Concurrent to the above legislative imagination, the nature of such areas also went through drastic shifts. Particularly, the imprints of the British exploitative project were starkly seen, with colonial infrastructure, population movement, and land alienation. Further, there was widespread recognition of colonial superiority and emulation of colonial practices.4 The precolonial imagination of Scheduled Tribes thus bears a clear marker of an erasure of recognition of autonomy.
This precolonial imagination was distinctly reflected in the Constituent Assembly Debates on the 5th Schedule. Specifically, the calls of Jaipal Singh Munda, arguably the most vocal representative of the Adivasi community in the constituent assembly, ought to be highlighted. When the discussions on the 5th Schedule were tabled, it is to be noted that he was not among those primarily consulted, despite his vocality. He spoke to the schedule being applicable to all members designated as Scheduled Tribes irrespective of being part of the designated Scheduled Areas, which was summarily rejected. The grounds of this rejection, and the subsequent formulation of provisions of the 5th Schedule as they exist in the constitution are interesting, given that they are grounded in the same idea of lack of autonomy. Certain members of the constituent were staunch believers that it was beyond the capability of members of scheduled tribes to undertake administration effectively.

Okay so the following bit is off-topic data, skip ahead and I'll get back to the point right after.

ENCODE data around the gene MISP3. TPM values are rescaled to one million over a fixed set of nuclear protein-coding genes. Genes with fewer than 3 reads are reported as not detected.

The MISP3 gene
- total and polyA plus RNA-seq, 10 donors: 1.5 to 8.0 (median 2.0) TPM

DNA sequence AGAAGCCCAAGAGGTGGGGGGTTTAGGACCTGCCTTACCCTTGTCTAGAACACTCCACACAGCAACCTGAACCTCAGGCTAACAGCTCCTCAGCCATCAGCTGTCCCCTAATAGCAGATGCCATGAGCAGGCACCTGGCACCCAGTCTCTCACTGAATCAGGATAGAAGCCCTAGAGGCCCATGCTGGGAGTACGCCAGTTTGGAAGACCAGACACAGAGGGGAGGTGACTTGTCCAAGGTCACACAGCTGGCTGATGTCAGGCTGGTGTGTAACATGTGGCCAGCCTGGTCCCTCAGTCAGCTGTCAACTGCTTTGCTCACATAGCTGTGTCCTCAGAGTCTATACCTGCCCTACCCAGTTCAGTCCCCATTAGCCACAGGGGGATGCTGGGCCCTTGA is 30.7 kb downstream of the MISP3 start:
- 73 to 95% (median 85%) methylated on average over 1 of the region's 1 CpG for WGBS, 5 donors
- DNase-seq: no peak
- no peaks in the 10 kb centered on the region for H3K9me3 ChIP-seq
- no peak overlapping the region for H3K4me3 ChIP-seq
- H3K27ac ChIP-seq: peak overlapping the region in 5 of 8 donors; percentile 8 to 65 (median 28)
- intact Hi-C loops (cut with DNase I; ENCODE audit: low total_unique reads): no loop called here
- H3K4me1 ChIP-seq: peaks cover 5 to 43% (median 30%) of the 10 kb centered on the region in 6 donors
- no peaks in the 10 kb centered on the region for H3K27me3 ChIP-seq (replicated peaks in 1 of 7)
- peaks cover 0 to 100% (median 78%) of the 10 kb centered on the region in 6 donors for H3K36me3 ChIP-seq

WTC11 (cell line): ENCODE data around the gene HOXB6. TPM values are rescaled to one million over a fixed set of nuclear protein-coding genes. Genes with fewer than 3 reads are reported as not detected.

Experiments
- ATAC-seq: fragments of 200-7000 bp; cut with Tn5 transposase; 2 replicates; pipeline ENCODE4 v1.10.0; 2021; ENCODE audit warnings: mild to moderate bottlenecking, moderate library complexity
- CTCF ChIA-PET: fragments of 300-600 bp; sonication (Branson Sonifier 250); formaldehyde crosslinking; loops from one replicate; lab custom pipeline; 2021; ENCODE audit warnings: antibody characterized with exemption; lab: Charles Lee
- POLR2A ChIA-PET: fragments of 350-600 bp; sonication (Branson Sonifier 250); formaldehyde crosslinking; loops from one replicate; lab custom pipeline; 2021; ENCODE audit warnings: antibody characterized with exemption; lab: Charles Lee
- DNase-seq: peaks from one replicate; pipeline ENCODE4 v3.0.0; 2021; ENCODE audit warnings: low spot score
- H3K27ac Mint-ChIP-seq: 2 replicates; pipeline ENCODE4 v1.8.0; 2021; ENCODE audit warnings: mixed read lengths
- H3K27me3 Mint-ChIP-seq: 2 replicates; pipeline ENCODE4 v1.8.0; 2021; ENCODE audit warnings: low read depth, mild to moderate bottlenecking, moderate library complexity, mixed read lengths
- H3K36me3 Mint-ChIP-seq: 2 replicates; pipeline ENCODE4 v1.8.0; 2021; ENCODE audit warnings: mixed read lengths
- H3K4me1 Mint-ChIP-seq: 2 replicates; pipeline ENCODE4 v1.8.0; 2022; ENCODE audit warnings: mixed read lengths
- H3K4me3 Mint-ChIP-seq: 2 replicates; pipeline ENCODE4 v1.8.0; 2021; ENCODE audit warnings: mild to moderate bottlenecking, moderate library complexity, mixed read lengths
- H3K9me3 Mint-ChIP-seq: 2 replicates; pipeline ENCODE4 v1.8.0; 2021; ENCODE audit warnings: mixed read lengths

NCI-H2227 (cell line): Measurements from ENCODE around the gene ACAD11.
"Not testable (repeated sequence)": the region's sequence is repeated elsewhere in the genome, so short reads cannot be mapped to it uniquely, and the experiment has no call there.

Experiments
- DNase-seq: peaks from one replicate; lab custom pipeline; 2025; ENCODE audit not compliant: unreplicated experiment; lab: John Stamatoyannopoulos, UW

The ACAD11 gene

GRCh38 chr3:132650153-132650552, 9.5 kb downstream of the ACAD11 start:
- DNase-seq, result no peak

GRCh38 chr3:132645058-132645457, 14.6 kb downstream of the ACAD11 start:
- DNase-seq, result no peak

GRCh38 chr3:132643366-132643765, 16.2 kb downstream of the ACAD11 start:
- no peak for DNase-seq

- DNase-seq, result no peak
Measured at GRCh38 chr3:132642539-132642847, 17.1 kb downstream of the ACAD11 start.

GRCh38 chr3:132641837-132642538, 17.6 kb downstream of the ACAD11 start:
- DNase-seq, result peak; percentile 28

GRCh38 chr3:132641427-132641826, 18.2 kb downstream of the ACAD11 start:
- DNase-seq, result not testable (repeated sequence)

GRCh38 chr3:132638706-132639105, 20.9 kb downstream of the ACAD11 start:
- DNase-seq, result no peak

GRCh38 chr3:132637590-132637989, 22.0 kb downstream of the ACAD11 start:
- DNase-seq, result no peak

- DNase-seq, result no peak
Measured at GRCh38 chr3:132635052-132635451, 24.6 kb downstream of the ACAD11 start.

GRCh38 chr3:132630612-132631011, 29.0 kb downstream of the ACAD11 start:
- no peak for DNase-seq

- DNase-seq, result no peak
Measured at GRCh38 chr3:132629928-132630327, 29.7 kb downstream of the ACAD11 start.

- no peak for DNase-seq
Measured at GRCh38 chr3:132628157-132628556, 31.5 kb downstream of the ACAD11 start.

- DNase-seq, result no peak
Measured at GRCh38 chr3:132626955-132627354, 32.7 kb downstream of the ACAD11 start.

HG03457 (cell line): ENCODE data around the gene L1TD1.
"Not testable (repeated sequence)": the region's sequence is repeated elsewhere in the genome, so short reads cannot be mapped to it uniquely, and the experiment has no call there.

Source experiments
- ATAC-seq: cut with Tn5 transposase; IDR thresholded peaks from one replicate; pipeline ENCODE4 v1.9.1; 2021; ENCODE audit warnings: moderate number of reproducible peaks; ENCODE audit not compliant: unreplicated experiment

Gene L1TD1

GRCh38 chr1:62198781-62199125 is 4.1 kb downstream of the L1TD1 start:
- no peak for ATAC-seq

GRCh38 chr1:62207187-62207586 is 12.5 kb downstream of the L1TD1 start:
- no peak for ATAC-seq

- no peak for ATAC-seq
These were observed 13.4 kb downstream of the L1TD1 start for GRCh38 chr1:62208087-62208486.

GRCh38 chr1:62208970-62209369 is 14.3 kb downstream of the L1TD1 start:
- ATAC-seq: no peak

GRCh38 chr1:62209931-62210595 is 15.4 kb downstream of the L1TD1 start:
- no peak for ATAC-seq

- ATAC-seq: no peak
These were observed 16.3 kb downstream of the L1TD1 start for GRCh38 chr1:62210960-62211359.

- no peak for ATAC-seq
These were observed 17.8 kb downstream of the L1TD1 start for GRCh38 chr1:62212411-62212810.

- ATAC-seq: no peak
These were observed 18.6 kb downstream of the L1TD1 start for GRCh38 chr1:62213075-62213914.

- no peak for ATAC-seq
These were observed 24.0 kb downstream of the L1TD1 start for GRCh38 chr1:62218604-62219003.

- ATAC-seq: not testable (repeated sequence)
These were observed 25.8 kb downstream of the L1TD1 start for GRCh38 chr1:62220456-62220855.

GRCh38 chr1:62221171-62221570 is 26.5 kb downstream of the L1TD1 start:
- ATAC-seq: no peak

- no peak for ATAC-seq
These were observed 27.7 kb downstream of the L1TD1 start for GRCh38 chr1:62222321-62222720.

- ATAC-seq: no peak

Further, a tension between the Indian development project and a responsibility to tribal populations underpinned Constituent Assembly Debates. This was reconciled with a continuous reinforcement of a need to develop and assimilate ‘these populations’ into the mainstream. A majority of the adjudication that is undertaken on this ‘tension’ ignores the centrality of autonomy and agency to a degree legitimised by constitutional and pre constitutional foundations.